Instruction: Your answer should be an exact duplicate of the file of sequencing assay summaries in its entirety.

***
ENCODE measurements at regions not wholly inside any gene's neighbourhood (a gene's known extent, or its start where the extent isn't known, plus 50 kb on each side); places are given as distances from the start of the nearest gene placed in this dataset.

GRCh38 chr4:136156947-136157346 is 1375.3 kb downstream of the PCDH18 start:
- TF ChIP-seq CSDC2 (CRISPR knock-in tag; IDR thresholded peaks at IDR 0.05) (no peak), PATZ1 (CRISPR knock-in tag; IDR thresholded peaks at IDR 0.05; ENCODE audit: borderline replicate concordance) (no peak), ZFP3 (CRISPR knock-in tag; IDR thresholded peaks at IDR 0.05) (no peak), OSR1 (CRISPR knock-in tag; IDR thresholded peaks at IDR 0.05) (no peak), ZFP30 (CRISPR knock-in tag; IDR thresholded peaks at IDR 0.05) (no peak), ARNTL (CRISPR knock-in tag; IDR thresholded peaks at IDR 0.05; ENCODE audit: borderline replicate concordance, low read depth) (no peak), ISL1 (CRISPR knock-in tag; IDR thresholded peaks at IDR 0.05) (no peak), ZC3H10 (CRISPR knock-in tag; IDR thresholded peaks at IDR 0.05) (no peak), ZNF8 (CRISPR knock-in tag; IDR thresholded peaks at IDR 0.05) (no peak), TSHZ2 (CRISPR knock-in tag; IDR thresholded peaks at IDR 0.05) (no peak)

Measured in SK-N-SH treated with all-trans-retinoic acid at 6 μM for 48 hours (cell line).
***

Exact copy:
ENCODE measurements at regions not wholly inside any gene's neighbourhood (a gene's known extent, or its start where the extent isn't known, plus 50 kb on each side); places are given as distances from the start of the nearest gene placed in this dataset.

GRCh38 chr4:136156947-136157346 is 1375.3 kb downstream of the PCDH18 start:
- TF ChIP-seq CSDC2 (CRISPR knock-in tag; IDR thresholded peaks at IDR 0.05) (no peak), PATZ1 (CRISPR knock-in tag; IDR thresholded peaks at IDR 0.05; ENCODE audit: borderline replicate concordance) (no peak), ZFP3 (CRISPR knock-in tag; IDR thresholded peaks at IDR 0.05) (no peak), OSR1 (CRISPR knock-in tag; IDR thresholded peaks at IDR 0.05) (no peak), ZFP30 (CRISPR knock-in tag; IDR thresholded peaks at IDR 0.05) (no peak), ARNTL (CRISPR knock-in tag; IDR thresholded peaks at IDR 0.05; ENCODE audit: borderline replicate concordance, low read depth) (no peak), ISL1 (CRISPR knock-in tag; IDR thresholded peaks at IDR 0.05) (no peak), ZC3H10 (CRISPR knock-in tag; IDR thresholded peaks at IDR 0.05) (no peak), ZNF8 (CRISPR knock-in tag; IDR thresholded peaks at IDR 0.05) (no peak), TSHZ2 (CRISPR knock-in tag; IDR thresholded peaks at IDR 0.05) (no peak)

Measured in SK-N-SH treated with all-trans-retinoic acid at 6 μM for 48 hours (cell line).